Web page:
Now if you look at each term and then you look at the differences, we can see that in the first case we start off with three, but we’re adding six. Then we s- then we start off with nine, and we’re adding twelve. We start off with twenty-one and we’re adding twenty-four. We start off with forty-five, we’re adding forty-eight. These differences are always three more than the previous term. Now if we label our terms π‘Ž one, π‘Ž two, π‘Ž three, π‘Ž four, π‘Ž five, and so on, the second term is equal to the first term plus six. And the third term is equal to the second term plus twelve. But we said that the difference is three bigger than the term, the previous term itself, so this difference is three bigger than this. So six is π‘Ž one plus three. And for working out a third term, that twelve, that difference there, is the second term plus three again. So the third term is equal to the second term plus the second term plus three, and that’s gonna be the case generally.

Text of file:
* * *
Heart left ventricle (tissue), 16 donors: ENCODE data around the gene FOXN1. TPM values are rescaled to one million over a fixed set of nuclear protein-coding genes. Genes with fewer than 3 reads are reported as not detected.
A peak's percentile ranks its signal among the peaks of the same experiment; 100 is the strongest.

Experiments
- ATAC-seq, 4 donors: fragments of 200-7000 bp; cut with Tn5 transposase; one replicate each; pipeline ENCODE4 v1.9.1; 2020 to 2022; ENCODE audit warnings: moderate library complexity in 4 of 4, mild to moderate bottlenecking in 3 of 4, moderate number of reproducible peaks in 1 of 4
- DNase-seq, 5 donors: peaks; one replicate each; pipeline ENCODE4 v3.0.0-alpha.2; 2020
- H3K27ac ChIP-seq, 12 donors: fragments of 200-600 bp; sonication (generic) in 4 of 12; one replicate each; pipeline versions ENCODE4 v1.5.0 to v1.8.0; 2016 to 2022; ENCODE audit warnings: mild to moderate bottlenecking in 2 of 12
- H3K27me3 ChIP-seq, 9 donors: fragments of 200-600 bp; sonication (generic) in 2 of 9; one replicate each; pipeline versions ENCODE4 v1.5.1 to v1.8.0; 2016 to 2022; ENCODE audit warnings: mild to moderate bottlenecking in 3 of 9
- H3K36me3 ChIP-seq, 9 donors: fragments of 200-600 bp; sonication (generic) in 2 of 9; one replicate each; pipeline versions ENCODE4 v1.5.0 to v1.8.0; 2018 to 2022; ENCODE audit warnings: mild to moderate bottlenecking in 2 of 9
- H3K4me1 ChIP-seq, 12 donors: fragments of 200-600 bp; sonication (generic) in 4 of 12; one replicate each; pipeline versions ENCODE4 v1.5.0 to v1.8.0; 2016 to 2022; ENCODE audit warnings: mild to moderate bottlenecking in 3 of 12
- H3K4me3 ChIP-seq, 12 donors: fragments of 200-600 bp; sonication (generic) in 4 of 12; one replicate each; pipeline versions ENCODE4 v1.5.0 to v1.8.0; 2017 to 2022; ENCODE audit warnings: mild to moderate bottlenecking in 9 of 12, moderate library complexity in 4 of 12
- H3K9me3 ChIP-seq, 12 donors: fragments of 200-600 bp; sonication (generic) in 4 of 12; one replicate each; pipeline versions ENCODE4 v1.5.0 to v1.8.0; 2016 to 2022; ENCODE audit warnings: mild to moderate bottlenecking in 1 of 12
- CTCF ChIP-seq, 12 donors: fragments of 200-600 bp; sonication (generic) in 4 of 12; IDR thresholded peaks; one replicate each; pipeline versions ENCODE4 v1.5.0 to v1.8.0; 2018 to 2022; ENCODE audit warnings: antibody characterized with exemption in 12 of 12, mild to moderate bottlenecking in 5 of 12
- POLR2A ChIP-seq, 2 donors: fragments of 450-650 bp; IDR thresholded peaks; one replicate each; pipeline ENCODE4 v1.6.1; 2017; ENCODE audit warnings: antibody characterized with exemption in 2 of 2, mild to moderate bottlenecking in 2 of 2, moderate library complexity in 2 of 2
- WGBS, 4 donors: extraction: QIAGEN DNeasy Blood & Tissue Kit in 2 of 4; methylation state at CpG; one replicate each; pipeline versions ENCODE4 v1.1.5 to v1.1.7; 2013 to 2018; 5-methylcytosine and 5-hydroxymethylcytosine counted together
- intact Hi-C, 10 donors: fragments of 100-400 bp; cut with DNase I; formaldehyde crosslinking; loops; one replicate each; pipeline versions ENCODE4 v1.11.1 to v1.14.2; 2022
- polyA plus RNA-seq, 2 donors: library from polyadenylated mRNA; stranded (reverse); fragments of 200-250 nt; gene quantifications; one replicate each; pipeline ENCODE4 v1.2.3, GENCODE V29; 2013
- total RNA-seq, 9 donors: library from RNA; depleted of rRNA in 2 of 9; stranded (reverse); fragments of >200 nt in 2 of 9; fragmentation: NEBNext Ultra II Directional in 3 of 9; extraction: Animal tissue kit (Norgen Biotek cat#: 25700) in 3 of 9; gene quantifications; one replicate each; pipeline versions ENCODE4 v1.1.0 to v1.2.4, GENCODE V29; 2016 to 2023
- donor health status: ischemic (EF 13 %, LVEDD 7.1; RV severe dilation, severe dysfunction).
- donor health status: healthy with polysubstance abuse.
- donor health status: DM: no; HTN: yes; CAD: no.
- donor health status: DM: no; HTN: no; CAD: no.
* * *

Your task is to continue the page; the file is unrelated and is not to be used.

The 𝑛 plus oneth term is equal to the 𝑛th term plus the 𝑛th term plus three. And given that this is just three values added together β€” I don’t need those parentheses β€” that gives me π‘Ž 𝑛 plus π‘Ž 𝑛 plus three. That’s two lots of π‘Ž 𝑛 plus three. So π‘Ž 𝑛 plus one is equal to two π‘Ž 𝑛 plus three. And now we need to think about the starting conditions. Well the first term π‘Ž one is equal to three. And to generate terms π‘Ž one, π‘Ž two, π‘Ž three, π‘Ž four, and so on, I need to put 𝑛 equal to one, two, three, and so on. So that’s it. There’s my formula. Now I could adjust this slightly as well like I did the last time. And that will give me the 𝑛th term is equal to two times the 𝑛 minus oneth term plus three. And again I’d have to adjust the starting point of 𝑛; 𝑛 is greater than or equal two, so that I don’t end up with the term π‘Ž zero.